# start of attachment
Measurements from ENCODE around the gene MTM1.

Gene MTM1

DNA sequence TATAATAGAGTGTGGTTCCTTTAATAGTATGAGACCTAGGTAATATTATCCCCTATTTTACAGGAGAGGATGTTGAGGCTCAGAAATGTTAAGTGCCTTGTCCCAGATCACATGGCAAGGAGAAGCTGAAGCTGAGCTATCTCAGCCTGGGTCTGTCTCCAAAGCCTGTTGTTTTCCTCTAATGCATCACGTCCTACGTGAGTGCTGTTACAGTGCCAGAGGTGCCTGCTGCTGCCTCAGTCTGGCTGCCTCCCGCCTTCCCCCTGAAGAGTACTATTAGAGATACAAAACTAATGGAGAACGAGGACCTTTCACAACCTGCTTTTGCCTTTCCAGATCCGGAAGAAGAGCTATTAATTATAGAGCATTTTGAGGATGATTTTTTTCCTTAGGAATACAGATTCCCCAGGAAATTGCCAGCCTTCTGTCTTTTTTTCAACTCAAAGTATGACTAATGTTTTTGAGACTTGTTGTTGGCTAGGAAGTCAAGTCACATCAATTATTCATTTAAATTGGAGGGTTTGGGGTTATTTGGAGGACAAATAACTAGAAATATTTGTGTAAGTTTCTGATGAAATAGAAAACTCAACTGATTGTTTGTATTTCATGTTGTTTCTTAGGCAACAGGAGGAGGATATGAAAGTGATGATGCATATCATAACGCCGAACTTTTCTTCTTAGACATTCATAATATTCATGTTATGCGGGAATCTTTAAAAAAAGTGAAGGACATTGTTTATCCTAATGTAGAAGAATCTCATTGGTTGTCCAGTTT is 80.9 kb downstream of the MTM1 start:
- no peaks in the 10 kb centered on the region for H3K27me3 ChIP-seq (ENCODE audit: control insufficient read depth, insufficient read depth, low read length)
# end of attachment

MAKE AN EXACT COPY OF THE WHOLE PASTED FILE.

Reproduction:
Measurements from ENCODE around the gene MTM1.

Gene MTM1

DNA sequence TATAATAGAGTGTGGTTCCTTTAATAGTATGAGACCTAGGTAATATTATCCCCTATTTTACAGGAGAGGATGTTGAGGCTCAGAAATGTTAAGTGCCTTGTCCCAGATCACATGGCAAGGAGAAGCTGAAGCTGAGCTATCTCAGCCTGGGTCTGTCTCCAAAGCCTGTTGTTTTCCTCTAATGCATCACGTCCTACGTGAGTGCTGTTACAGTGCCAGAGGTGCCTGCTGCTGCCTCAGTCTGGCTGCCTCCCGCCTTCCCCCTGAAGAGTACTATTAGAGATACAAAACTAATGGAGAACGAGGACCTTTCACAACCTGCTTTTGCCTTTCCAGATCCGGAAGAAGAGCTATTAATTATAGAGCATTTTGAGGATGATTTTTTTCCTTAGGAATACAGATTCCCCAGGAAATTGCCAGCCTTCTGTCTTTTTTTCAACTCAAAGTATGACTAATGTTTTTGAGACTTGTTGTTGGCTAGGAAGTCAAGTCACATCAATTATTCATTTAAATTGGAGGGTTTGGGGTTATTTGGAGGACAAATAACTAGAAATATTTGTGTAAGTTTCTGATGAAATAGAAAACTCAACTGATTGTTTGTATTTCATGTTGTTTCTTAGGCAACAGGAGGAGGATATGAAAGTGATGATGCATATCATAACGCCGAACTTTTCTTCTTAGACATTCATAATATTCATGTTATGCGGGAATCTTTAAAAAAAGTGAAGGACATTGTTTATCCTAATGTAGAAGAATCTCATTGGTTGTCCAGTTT is 80.9 kb downstream of the MTM1 start:
- no peaks in the 10 kb centered on the region for H3K27me3 ChIP-seq (ENCODE audit: control insufficient read depth, insufficient read depth, low read length)